BY CAROLINE SELLE — Updated Sept. 10 at 3:45 p.m. On Aug. 7, local officials, members of the Anacostia Watershed Society (AWS), and representatives from the First United Methodist Church of Hyattsville (FUMCHY) gathered in the church’s parking lot to break ground on a new stormwater treatment project.
The church uses the parking lot frequently said Martha Schrader, a FUMCHY representative for the project. “ … a lot of community members park there, and we have our weekly flea markets back there. … It’s a busy area for pedestrian access.”
The project — the first of its kind and one of more than 4,000 acres of planned stormwater retrofit projects in Prince George’s County — included a redesign of the three acre parking lot. Today, the site is lined with a series of rain gardens planted with native species. Permeable pavement is installed throughout, and a section of the site is devoted to conservation landscaping and is planted with species that can tolerate fluctuations in water, AWS said. That section, known as the BayScape, also includes a labyrinth which will function as “a meditation space for the church,” AWS said in a press release.
“The long and short of it is, it was a relationship between the church and Prince George’s County and AWS to allow this to happen,” said Mary Abe, Chief Architect of Restoration and Sustainability Programs at AWS.
Maryland Delegate and Hyattsville resident Anne Healey (D-22), Prince George’s County Council Member Deni Taveras (D-2), Adam Ortiz, director for the Department of the Environment for Prince George’s County, and Mark Belton, secretary of the Maryland Department of Natural Resources were all present. Officials made brief statements to the gathered crowd before helping AWS staff plant a tree and black-eyed susans, the Maryland state flower. Rev. Dr. Yvonne Wallace-Penn, the church’s pastor, and Jim Foster, the president of AWS, also spoke briefly before participating in the groundbreaking.
“… once it’s all said and done, and the construction is cleared out and the trees are in, the difference in that parking lot is going to be phenomenal,” said Abe.
“We’re pretty excited about the project, and we’re thrilled that we’re getting close to the end and we’re really seeing great results now,” Schrader said.
Because the church was built in the 1960’s, before much stormwater legislation was passed, it was not a particularly environmentally friendly, or pedestrian-friendly, parking lot. “One of the first issues of the parking lot is that it was a vast wide open space that anyone could cut through. … one of the main premises of design of the project was to actually create parking lot bays that slowed the traffic down as well as catch the water,” Abe said. “… Many times in a project like this you say, ‘why don’t you just tear out all the asphalt and start over?’ … AWS is not in the business of putting more asphalt down.”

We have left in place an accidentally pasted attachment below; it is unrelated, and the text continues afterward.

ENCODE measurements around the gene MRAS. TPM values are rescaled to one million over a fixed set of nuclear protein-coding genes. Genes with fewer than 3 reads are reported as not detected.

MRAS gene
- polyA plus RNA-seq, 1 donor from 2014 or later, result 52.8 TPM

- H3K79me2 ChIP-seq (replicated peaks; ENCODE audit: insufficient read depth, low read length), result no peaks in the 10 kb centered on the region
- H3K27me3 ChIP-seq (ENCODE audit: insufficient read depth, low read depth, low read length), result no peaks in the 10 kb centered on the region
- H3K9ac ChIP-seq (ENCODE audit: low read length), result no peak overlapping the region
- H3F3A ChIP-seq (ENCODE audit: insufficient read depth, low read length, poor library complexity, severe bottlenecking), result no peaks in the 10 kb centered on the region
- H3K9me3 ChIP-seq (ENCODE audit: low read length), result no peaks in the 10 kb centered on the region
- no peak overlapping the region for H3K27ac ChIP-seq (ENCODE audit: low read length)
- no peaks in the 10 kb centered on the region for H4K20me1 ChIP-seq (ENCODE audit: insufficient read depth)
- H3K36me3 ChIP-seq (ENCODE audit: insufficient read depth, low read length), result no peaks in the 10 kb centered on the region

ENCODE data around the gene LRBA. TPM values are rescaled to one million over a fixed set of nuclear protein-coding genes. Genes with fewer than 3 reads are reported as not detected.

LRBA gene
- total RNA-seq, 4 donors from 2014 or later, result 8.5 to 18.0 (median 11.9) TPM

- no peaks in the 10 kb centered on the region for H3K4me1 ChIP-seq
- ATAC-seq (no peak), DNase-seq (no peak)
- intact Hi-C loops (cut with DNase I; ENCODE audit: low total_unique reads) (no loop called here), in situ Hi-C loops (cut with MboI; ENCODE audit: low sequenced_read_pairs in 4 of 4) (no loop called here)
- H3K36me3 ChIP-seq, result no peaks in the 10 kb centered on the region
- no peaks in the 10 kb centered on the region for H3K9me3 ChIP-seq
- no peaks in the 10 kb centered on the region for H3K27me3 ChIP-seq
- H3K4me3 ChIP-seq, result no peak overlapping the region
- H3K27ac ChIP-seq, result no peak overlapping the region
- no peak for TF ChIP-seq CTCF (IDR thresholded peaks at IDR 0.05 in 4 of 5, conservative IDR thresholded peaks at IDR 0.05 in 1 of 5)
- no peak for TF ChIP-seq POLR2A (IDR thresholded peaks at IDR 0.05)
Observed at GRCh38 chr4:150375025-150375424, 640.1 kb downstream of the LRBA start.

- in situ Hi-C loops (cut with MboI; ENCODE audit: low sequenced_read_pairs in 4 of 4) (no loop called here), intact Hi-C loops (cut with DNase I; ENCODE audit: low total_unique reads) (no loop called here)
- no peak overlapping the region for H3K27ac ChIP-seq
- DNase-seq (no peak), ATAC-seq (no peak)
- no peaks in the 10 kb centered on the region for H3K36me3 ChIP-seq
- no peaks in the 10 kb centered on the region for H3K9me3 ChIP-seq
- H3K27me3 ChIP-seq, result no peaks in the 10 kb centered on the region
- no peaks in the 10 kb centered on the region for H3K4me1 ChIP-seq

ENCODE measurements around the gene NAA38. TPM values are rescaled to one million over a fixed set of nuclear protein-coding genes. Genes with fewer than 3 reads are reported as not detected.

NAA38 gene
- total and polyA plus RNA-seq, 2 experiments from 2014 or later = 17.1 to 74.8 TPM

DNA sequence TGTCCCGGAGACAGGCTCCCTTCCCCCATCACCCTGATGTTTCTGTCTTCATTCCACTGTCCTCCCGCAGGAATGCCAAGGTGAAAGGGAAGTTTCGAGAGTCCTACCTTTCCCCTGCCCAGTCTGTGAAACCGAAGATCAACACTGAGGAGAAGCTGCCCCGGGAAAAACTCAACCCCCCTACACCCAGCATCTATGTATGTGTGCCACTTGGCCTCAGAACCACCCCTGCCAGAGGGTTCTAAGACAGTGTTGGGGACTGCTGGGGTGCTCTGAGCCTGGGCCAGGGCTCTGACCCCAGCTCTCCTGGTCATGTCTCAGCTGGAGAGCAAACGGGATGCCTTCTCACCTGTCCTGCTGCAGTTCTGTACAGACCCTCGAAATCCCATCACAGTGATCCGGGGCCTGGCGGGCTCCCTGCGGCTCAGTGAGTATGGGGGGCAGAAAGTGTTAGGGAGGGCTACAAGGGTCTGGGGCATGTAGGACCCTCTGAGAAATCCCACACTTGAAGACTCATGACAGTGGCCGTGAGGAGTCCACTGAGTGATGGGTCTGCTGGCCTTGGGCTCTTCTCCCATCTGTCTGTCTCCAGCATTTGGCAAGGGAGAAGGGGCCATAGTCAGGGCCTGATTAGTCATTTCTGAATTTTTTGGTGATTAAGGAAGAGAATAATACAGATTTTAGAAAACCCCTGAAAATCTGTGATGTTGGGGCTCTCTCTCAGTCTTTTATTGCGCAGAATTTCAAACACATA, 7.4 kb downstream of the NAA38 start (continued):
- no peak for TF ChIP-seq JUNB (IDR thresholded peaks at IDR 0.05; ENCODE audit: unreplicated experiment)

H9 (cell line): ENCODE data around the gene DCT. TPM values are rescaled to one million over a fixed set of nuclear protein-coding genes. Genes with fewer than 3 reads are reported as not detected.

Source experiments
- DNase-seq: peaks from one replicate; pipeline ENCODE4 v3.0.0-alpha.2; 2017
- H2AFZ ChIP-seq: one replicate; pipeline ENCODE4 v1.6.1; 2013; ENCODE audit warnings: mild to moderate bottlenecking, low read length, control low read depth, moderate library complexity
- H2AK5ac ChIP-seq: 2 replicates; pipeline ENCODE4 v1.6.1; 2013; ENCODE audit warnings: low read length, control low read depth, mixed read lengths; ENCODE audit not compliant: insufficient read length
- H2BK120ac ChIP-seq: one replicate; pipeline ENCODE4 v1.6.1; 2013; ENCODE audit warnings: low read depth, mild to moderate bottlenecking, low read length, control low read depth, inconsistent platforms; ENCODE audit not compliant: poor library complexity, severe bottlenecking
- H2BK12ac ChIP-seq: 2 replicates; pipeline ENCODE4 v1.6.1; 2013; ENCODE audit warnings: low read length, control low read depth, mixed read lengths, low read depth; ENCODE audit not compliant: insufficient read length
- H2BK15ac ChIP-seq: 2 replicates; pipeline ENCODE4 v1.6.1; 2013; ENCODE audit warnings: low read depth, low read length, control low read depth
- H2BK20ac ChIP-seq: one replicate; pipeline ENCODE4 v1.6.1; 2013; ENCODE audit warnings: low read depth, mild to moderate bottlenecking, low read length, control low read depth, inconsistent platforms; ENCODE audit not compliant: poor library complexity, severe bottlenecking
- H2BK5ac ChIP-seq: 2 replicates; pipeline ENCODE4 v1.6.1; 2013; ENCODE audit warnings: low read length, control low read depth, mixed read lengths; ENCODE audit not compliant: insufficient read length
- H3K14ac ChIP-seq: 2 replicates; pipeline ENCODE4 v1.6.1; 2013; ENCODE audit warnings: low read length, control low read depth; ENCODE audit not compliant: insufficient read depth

“ …It’s nice to have a more inviting space than what it was, which was just an expanse of asphalt,” said Schrader.
The project “…just about brings the church into [stormwater] compliance for that site,” Abe said, according to the updated laws. The retrofitted parking lot will also be ADA accessible, she said. And, the site is designed to be pleasant to walk through. There are five different types of shade trees, and about 20 different native species will be used in the BayScape around the bioretention “to create a little bit of a pollinator’s oasis,” Abe said.
Additionally, Abe said, AWS hopes to make the site interactive. “We’re actually fabricating a sign right now,” she said. “…we’ll have a QR code on it that will lead to our blog and website so we can talk more about the site. It’s my hope that we’ll have additional signs throughout the site that will identify plant material with a QR code.”
“We’re hoping that our child enrichment center will be able to use it for some educational purposes,” Schrader said. “Not only do we have the younger kids, we also have a before and after school program for school aged program.” She said she hopes the interactive space will help with “… getting them to understand where that water goes and why it’s important to slow it down, cool it down, treat it on site rather than just letting it go downstream.”
“We’re hoping also to get a group together to start doing some maintenance of the site, too,” Schrader said, calling it “kind of a garden ministry.”
The approximately $500,000 project was funded by the Maryland Department of Natural Resources, the Chesapeake Bay Trust Fund, the Nature Conservancy, and AWS supporters, AWS said. The retrofit is expected to treat around 2 million gallons of stormwater per year and the final installations are expected to be completed by Sept. 18.